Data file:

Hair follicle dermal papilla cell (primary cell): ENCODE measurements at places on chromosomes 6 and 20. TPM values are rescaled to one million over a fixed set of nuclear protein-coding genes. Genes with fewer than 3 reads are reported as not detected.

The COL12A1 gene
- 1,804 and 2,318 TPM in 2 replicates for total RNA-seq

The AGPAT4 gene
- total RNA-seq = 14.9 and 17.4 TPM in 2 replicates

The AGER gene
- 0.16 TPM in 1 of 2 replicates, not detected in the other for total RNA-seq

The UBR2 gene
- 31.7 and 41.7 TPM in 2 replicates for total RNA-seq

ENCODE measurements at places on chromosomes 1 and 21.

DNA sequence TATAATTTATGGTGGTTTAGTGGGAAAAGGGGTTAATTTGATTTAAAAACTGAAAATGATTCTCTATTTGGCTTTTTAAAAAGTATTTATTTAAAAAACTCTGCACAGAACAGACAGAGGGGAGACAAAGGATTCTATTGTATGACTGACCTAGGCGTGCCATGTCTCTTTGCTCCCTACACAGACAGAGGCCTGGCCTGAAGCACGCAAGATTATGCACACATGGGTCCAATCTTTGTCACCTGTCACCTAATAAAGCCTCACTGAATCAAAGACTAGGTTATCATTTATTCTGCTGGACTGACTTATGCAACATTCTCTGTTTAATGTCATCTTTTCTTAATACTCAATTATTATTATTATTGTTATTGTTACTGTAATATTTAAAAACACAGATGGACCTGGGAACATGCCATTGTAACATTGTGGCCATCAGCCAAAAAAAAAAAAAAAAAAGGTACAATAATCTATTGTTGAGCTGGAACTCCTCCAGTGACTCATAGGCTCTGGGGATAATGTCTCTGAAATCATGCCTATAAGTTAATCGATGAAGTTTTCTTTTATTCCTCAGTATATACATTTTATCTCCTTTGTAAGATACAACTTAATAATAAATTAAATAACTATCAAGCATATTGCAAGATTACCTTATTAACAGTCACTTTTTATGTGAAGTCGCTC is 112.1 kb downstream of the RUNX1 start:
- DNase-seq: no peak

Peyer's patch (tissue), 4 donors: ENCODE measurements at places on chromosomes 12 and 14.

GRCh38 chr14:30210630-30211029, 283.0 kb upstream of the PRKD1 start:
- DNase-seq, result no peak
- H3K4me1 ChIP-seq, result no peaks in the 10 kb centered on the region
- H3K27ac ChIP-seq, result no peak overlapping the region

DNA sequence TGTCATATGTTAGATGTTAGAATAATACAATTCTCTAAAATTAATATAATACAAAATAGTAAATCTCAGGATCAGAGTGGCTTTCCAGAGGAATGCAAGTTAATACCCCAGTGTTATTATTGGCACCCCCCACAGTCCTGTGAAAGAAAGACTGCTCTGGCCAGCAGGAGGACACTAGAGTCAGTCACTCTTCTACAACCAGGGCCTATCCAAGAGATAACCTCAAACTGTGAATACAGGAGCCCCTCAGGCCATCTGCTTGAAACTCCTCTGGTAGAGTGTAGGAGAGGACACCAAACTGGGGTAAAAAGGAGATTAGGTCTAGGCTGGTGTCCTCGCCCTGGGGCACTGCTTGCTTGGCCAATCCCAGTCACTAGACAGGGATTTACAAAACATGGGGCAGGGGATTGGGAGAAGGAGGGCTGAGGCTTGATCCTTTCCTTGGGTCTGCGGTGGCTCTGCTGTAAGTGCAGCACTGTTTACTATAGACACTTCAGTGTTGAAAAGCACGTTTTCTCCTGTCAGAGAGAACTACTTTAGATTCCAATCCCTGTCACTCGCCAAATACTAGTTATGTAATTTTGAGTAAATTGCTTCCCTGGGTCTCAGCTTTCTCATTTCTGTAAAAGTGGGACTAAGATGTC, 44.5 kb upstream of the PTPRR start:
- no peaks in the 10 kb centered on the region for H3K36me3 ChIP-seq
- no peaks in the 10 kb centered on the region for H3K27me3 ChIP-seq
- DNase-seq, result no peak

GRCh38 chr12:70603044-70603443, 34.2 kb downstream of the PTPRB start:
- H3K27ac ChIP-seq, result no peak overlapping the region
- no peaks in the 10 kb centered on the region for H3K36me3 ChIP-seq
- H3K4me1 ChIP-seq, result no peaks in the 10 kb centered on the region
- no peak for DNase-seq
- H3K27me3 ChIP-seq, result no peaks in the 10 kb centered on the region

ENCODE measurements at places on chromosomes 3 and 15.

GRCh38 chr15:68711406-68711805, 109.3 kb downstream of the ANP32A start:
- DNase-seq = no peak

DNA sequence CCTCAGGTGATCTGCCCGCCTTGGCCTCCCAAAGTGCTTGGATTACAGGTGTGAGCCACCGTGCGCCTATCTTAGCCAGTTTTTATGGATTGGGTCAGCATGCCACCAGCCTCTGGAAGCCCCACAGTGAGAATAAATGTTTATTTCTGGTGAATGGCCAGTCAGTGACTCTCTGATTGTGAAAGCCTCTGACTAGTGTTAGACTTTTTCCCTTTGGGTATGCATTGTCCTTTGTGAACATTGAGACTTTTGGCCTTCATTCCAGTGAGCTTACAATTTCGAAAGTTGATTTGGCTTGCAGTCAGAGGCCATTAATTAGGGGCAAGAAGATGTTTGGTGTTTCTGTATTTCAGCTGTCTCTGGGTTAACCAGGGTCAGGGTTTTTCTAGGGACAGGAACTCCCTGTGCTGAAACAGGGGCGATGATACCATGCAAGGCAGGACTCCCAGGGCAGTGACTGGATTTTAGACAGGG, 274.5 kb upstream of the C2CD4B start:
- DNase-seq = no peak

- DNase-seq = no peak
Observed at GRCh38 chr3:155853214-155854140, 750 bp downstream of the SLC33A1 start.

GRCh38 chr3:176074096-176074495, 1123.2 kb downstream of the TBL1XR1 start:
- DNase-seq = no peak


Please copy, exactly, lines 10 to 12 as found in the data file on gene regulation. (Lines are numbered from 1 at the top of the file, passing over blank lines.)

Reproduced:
ENCODE measurements at places on chromosomes 1 and 21.

DNA sequence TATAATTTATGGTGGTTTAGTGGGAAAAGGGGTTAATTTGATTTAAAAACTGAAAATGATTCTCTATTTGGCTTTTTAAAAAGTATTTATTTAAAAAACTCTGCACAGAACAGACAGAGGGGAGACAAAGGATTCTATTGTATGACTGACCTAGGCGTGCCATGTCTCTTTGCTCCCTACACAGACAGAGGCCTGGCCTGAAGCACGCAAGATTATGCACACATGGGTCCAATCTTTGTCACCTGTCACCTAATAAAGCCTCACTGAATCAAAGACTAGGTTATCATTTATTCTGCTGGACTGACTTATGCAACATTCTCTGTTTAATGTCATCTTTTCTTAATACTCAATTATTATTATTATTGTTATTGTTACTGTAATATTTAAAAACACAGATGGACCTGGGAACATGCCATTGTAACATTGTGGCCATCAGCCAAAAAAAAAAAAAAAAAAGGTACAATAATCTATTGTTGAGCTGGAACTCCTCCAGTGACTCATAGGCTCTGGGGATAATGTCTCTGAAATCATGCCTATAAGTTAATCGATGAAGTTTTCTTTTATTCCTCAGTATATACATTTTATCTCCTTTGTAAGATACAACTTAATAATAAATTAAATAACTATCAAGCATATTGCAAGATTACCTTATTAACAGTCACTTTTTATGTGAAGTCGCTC is 112.1 kb downstream of the RUNX1 start:
- DNase-seq: no peak